It’s no secret that USCIS officers have been judged on quantity, not quality of their work.  For many years, adjudicators have felt pressure to approve so many cases in an hour or a day.  Moreover, according to the Inspector General, 90 percent of respondents felt they didn’t have sufficient time to complete interviews of those who seek benefits.  The Inspector General said that “the speed at which immigration service officers must process cases leaves ample opportunities for critical information to be overlooked.”  Adjudicators are more apt to approve a petition because it takes less time, and they fear getting behind if they have to put a lot of effort into a case.

I applaud the Director for initiating new performance measures so that there’s more focus on fraud and security.  However, like the Inspector General noted, many employees will continue to feel as though their work hinges on numbers.  Despite the new measures, immigration service officers and supervisors are concerned that production remains the focus.  They feel this way because of “the perception that USCIS strives to satisfy benefit requesters in a way that could affect national security and fraud detection priorities.”  The new performance measures may not be perfect.  They may need to be massaged.  I hope the Director takes comments of agents into consideration as this issue evolves.

Unfortunately, however, I am concerned that the agency is not taking seriously the Inspector General’s recommendation to develop standards to permit more time for review of case files.  In fact, USCIS did not concur with this recommendation and said that additional time is not the solution to addressing national security and fraud concerns.  Director Mayorkas should reconsider the department’s initial response to this recommendation and create an environment that ensures a thorough and complete analysis of all applications.

The Inspector General also recommended that USCIS develop a policy to establish limitations for managers and attorneys when they intervene in the adjudication of specific cases.   This recommendation was made because it appeared that certain high-ranking employees at USCIS headquarters were inserting themselves into specific cases, and in one case, putting pressure on adjudicators to approve an application when the individual clearly wasn’t eligible.    The report also discusses how private attorneys and other parties contacted USCIS managers or attorneys to request a review of a case that an immigration service officer had denied.  The perception for many officers was that outside attorneys had too much influence in the process.  While the Director of USCIS does not support special treatment for complainants, it’s concerning that the agency did not fully concur with the recommendation to issue a policy that ends any informal appeals process and the special review of denied cases.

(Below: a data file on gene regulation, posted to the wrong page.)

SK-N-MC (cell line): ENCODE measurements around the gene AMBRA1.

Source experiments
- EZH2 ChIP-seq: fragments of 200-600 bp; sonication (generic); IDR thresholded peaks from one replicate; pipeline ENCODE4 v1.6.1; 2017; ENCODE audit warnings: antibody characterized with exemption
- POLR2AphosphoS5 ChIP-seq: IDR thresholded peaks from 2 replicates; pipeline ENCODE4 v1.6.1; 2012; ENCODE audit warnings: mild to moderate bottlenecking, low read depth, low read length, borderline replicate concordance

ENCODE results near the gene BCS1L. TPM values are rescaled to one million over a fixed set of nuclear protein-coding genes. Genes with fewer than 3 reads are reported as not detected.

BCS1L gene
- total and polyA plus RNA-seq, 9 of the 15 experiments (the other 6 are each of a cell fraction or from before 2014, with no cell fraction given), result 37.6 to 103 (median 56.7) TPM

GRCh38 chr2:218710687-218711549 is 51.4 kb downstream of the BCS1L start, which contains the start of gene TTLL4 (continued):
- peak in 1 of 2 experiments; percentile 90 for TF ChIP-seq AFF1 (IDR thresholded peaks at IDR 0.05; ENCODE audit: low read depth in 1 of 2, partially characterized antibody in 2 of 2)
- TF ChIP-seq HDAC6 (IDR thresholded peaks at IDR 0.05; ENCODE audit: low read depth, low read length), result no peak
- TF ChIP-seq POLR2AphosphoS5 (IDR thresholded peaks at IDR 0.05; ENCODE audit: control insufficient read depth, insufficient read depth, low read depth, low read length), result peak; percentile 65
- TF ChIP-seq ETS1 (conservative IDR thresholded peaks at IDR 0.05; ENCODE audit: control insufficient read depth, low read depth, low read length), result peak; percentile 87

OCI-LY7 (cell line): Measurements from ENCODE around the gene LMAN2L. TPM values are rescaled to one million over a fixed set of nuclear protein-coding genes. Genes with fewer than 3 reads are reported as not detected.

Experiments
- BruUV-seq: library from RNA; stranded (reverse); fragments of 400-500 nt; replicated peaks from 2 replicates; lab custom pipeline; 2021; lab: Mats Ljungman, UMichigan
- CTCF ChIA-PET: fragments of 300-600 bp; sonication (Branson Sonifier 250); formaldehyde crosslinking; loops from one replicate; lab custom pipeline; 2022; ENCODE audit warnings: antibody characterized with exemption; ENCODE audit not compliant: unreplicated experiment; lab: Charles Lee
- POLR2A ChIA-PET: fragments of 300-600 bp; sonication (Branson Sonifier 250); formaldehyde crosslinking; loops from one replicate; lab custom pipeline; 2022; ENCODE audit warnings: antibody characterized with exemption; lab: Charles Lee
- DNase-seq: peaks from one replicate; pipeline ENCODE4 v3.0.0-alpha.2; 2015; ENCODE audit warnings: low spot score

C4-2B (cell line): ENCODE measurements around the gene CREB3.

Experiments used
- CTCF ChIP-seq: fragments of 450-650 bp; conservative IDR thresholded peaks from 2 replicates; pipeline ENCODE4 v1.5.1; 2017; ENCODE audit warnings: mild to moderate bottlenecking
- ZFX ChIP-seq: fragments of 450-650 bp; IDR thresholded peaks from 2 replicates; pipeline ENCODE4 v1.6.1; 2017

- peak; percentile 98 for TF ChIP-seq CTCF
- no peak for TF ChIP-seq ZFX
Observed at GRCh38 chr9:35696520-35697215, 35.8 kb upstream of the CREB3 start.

Overall, this report is eye-opening.  The Inspector General discussed the adjudications process with many officers in the field, and brought these issues to light.  He made many thoughtful and serious recommendations that should not be ignored.

Unfortunately, despite what the Inspector General has reported, there are still nay-sayers.  People within the agency want to discredit the research and findings of the Inspector General.  I’m told that some aren’t taking this report seriously.  That’s why leadership on this issue is crucial to enacting any true reform.

In 2008, I was glad to hear the president-elect talk about making this the most transparent government ever.  Unfortunately, up to this point, this administration has been far from transparent.

And, it's clear that for the current administration, the rule of law is more about perception than reality.  They've circled the wagons, made denials and generally been non-responsive to constitutionally proper inquiries by members of Congress.